The Outlook, a Santa Monica-based daily newspaper dating to 1875 and the winner of an Associated Press first-place award for its coverage of the 1996 Malibu fire, was abruptly shut down Friday.
The Copley Press Inc. of La Jolla, owner of the Outlook, said today’s edition of the 23,000-daily circulation paper would be its last.
Copley, as part of a broader cutback, also disclosed that it will eliminate the jobs of 82 full-time and 41 part-time workers at its flagship paper in the Los Angeles area, the Daily Breeze of Torrance. In addition, the company said it would merge the smallest of its three Southland dailies, the 12,500-circulation News-Pilot of San Pedro, into the Daily Breeze.
All told, Copley’s Los Angeles-area newspaper operation is cutting more than 150 staffers through buyouts and involuntary dismissals, leaving a work force of about 400 employees.
Copley officials said the cutbacks were prompted by declining business performance.
“The need for these changes was difficult to accept, but, in the end, undeniable,” company President David C. Copley said in a news release. “We are more committed than ever to remaining an independent journalistic voice in the communities of [the] South Bay and we believe we now are strongly positioned to serve the South Bay well into the next century.”
James M. Box, editor of Copley Los Angeles Newspapers, added that the Outlook “has never been really profitable in the 15 years Copley has owned it. It’s at best been modestly profitable or break-even.”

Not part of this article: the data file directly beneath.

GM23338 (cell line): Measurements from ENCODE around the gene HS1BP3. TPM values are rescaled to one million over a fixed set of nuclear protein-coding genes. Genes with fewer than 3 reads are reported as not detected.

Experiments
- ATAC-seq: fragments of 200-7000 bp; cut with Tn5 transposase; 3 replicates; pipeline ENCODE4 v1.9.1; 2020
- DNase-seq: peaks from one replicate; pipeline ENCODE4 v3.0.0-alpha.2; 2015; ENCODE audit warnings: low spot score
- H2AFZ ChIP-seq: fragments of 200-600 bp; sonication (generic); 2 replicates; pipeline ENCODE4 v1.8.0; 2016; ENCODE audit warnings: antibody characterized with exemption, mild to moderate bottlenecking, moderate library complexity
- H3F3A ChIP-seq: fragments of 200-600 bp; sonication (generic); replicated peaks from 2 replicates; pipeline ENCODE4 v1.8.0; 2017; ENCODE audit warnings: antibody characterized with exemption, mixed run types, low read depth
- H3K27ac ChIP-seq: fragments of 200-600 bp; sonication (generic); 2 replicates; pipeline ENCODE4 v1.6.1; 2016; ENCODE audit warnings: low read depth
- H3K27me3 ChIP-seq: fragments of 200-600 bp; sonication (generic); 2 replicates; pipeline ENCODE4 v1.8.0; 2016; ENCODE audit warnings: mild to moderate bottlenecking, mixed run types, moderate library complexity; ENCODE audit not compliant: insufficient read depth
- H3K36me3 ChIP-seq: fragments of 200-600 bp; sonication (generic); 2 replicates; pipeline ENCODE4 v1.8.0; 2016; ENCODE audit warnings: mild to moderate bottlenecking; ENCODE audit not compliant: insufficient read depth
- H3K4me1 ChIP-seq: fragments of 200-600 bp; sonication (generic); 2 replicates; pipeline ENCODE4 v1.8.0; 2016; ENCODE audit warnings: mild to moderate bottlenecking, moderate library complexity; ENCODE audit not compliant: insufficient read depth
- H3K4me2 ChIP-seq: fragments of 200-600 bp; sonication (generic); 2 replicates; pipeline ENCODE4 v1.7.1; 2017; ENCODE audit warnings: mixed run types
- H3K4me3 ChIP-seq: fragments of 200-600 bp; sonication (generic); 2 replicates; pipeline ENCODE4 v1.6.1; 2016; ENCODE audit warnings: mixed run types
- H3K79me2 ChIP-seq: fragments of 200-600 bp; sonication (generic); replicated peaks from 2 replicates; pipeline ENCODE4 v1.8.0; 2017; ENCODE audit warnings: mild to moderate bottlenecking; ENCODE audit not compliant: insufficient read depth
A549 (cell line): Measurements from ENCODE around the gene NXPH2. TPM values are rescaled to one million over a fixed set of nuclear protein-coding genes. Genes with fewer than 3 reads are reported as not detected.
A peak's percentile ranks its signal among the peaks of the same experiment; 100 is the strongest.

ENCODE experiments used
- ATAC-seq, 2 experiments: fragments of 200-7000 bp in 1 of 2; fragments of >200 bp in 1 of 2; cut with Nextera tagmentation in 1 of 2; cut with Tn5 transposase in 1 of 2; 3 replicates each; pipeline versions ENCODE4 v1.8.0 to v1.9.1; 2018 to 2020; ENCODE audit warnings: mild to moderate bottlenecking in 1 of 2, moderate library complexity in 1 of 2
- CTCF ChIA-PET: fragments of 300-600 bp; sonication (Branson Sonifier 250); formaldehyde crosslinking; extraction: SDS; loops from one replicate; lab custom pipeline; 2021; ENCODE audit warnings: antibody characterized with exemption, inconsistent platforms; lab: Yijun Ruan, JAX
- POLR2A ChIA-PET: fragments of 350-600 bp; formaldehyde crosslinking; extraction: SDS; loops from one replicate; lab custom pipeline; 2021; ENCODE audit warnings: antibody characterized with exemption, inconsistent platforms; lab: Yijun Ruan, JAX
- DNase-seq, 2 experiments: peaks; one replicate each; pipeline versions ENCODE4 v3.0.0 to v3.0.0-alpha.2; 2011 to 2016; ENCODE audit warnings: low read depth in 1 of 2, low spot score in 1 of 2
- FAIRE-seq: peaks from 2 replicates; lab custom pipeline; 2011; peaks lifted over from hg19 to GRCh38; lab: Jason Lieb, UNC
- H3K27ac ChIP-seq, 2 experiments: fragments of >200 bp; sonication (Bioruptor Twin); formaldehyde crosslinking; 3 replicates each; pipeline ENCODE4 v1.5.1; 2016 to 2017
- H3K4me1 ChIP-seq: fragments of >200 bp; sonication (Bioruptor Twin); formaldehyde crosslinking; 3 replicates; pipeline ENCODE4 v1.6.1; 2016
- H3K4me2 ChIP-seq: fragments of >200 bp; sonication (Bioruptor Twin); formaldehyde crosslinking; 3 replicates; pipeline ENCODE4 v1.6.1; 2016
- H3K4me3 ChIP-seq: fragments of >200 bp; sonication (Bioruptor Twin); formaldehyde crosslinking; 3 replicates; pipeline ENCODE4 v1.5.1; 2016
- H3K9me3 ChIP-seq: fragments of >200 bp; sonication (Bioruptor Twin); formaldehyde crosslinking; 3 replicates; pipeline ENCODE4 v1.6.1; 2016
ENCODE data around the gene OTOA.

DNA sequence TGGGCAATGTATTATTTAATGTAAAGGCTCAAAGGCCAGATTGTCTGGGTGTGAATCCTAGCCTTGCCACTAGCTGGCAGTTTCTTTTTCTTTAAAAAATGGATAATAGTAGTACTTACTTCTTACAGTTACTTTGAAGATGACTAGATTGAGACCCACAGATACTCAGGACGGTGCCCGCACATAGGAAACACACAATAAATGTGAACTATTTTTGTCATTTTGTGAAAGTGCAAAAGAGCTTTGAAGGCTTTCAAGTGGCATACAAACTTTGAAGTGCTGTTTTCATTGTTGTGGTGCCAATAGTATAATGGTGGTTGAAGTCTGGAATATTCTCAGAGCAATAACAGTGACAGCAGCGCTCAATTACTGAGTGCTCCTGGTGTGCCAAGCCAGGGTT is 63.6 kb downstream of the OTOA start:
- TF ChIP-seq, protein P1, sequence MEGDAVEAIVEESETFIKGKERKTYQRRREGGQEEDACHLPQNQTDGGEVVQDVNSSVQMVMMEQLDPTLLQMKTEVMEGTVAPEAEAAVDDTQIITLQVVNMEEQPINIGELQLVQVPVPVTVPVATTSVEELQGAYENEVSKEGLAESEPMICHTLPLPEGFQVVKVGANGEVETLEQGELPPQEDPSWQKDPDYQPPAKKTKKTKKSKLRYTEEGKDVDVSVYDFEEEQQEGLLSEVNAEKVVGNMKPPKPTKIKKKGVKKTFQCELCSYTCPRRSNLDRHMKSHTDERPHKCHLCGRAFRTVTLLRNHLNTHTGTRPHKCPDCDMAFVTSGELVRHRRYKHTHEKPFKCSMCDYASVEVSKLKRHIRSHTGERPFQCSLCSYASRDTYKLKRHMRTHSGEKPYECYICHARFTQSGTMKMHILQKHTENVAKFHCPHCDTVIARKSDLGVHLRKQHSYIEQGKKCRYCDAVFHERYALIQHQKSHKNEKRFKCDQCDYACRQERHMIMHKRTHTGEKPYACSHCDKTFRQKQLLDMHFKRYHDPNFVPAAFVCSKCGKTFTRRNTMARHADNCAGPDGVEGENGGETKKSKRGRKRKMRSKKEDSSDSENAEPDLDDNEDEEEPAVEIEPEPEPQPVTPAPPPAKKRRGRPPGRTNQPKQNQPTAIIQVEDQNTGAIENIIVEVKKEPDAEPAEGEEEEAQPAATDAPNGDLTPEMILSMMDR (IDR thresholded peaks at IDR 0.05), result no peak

John Morton, a leading newspaper industry analyst, said that the Outlook and other suburban newspapers in Southern California are feeling financial pressure from Denver-based MediaNews. That growing newspaper company, headed by William Dean Singleton, has bought the Pasadena Star-News, San Gabriel Valley Tribune, the Whittier Daily News and, most recently, the Long Beach Press-Telegram and the San Fernando Valley-based Los Angeles Daily News.
“Singleton is enlarging his footprint all around Los Angeles, and the more properties he assembles, the bigger buy he can give to advertisers and the more cost efficiencies he can achieve. So, it makes him a formidable competitor to papers that might not have such advantages,” Morton said.
Singleton, once rumored to be looking into buying privately held Copley’s Los Angeles operations, could not be reached for comment.
But Box said Copley, which also owns the San Diego Union-Tribune as well as papers in the Midwest, is committed to remaining in the Los Angeles area. “We’ve heard the rumors as much as everyone else has, that with his recent acquisition of the Long Beach paper, Press-Telegram, and the Daily News, that Singleton was interested in our group because it would have completed the ring he has talked about around Los Angeles, but our company has expressed no interest in selling. . . . We decided the best way to improve the position of the Breeze was to try to reduce our expenses. . . . It’s always been the strongest of our three [Los Angeles] papers.”
Under Copley’s local overhaul, the company will serve San Pedro readers by replacing the News-Pilot with a localized edition of the Breeze. Currently, the Breeze has a daily circulation of 76,000.